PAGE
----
Christmas with Nashville

Christmas with Nashville is an album of Christmas songs recorded by cast members of the series Nashville. It was released digitally and physically by Big Machine on November 4, 2014; the album was produced by Jay DeMarcus of Rascal Flatts. Unlike the other albums of music from the series, none of the songs included are used on the show. Nashville is an American musical drama television series, broadcast on the ABC channel in the United States. Britton and Hayden Panettiere, the show's two leads, were not musical performers prior to the show and perform outside of the episodes, however other cast members have been known to go on tour and perform at locations such as the Grand Ole Opry. A previous recording by the cast, taped during the television concert special Nashville: On The Record had reached number one on both the Billboard Country Albums chart and the all-genre Billboard 200 album chart. Jay DeMarcus of the band Rascal Flatts, had made a guest appearance on the show during a previous season and become friends with Sam Palladio.

DeMarcus subsequently produced Christmas with Nashville, praising the cast whilst doing so, explaining that "I was blown away by the consistent talent level of each actor as they came into the studio, I realized that I was working with gifted singers, as well. They are so meticulous about their craft of acting, they were just as meticulous about making sure the music was right. Of Panettiere and Britton, he said that "They may not say they're singers, but they are." Christmas with Nashville was released on November 4, 2014. It was released digitally by record label Big Machine, with an exclusive release on CD via Target stores in the United States. Darryl Sterden for the Toronto Sun described the album, saying "They aren't country stars, but you'd never know the difference on the Nashville cast's solid and satisfying set of countrified Christmas classics." He gave it a half out of three. The album debuted on the Billboard 200 at No. 105, peaked at No. 59 on its fifth week of release. The album has sold 43,000 copies in the US as of December 2014

Athenaeum Club, London

The Athenaeum is a private members' club in London, founded in 1824. It is a club for men and women with intellectual interests, for those who have attained some distinction in science, literature or the arts. Humphry Davy and Michael Faraday were the first chairman and secretary and 51 Nobel Laureates have been members; the clubhouse is located at 107 Pall Mall at the corner of Waterloo Place was designed by Decimus Burton in the Neoclassical style, built by the company of Decimus's father, James Burton, the pre-eminent London property developer. Decimus was described by architectural scholar Guy Williams as "the designer and prime member of the Athenaeum, one of London's grandest gentlemens' clubs"; the clubhouse has a Doric portico, above, a statue of the classical goddess of wisdom, from whom the club derives its name. The bas-relief frieze is a copy of the frieze of the Parthenon in Athens; the club's facilities include an extensive library, a dining room known as the coffee room, a Morning Room, a drawing room on the first floor, a restored smoking room on the upper floor, where smoking is not permitted, a suite of bedrooms.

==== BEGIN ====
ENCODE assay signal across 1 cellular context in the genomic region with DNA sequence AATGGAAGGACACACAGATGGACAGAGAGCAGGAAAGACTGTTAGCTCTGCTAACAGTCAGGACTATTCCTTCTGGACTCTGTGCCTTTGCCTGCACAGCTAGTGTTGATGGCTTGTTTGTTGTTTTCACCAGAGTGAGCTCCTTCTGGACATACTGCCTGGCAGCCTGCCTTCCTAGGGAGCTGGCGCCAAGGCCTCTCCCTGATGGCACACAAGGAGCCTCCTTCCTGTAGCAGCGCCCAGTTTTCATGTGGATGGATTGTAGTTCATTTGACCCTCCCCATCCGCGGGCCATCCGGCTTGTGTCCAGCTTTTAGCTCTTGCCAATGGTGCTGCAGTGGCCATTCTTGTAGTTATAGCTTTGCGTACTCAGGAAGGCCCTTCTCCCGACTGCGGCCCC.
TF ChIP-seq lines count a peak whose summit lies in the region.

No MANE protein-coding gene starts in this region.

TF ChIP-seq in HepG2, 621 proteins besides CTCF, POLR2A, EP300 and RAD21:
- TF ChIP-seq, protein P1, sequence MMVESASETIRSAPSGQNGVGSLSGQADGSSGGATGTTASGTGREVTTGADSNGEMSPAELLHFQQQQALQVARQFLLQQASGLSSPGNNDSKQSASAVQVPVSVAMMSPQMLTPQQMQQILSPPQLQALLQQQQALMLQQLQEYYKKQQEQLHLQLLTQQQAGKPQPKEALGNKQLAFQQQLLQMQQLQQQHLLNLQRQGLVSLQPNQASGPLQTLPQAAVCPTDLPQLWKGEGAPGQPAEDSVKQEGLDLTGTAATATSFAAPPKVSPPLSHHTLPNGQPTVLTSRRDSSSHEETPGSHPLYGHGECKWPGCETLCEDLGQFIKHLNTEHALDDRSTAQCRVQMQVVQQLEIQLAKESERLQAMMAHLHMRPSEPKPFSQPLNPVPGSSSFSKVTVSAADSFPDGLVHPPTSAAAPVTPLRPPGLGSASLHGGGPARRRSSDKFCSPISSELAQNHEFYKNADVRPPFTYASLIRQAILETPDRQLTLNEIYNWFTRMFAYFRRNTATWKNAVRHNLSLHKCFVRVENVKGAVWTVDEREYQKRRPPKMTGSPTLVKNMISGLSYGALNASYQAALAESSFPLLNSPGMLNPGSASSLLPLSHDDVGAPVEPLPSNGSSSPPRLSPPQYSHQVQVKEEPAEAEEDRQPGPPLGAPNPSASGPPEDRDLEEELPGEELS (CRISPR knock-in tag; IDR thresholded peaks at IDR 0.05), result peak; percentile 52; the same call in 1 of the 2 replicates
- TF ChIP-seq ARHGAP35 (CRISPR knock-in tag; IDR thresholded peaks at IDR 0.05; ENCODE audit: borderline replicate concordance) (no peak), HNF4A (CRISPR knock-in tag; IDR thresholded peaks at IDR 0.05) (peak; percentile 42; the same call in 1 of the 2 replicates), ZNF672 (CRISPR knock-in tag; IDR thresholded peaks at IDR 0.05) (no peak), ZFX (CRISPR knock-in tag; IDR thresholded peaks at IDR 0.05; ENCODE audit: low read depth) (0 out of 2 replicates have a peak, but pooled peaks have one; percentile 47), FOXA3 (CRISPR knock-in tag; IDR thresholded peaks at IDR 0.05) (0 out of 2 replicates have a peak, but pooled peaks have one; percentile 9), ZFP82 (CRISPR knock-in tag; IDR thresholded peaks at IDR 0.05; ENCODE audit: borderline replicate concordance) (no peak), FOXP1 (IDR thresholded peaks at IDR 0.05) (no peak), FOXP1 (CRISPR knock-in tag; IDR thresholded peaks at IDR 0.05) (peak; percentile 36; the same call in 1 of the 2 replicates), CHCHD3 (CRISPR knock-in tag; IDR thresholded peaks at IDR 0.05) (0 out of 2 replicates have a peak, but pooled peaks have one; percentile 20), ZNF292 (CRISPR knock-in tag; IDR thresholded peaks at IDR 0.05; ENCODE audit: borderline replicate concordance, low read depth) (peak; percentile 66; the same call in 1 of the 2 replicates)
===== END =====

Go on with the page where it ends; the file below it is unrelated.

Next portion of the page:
The Athenaeum was founded in 1824 at the instigation of John Wilson Croker Secretary to the Admiralty, responsible for the organisation and early development of the club. In 1823, Croker wrote to Sir Humphry Davy, I will take the opportunity of repeating the proposition I have made to you about a club for literary and scientific men and followers of the fine arts; the fashionable and military clubs... have spoiled all the coffee houses and taverns so that the artist, or mere literary man... are in a much worse position. Croker suggested 30 names for the club's organising committee, including the Earl of Aberdeen, the Earl of Ashburnham, Earl Spencer, Lord Palmerston, Sir Thomas Lawrence, Francis Chantrey, Robert Smirke the Younger: all of those invited, except Richard Payne Knight, accepted; the first meeting of the Athenaeum, with 14 men present, was held at the rooms of the Royal Society on 16 February 1824. A Committee was formed, the names being proposed by Croker, who wrote that "all depends on having a committee with a great many good names and a few working hands".

A smaller sub-committee was appointed with full powers to do what was necessary to establish the club. It was resolved that there should be 400 members, of whom 300 were to be appointed by the committee and the remainder elected by ballot. Sir Humphry Davy became Michael Faraday the first secretary. Faraday soon found that he could not spare the time required and resigned, though he remained a member of the club; the total number of members was increased to 1,000 by December 1824. By May 1824 temporary premises had been rented at 12 Waterloo Place, constructed by the company of club member James Burton, the pre-eminent London property developer, whose son Decimus Burton 24 years old, was commissioned to design a permanent clubhouse. A site was found to be too small; the next proposed site was on the east side of Trafalgar Square, but the government decided to demolish Carlton House and develop the site and a portion of it was offered to the Athenaeum. The offer was accepted and a long lease was granted by the Crown.

Decimus Burton was commissioned to design the clubhouse at 107 Pall Mall, at the corner of Waterloo Place. Despite his young age, Decimus Burton had designed many notable buildings in London. Burton's clubhouse is in the Neoclassical style, with a Doric portico with paired columns, has been described by architectural scholar Guy Williams as "a building of remarkable grace and astonishing novelty" with a central staircase, "distinctly Egyptian in flavour". Burton made himself responsible for the design of as many of the decorative features of the club as possible, including the clock-cases and the pendant light-fittings; when the clubhouse was completed in April 1830, the members of the club committee stated, are bound to express their entire satisfaction at the manner in which the work has been carried out by Mr. Burton, they can testify, indeed the foregoing Accounts evince, the general accuracy of his estimates and they trust that the club at large, as well as the public, must be satisfied of his professional skill, the beauty of his architectural designs.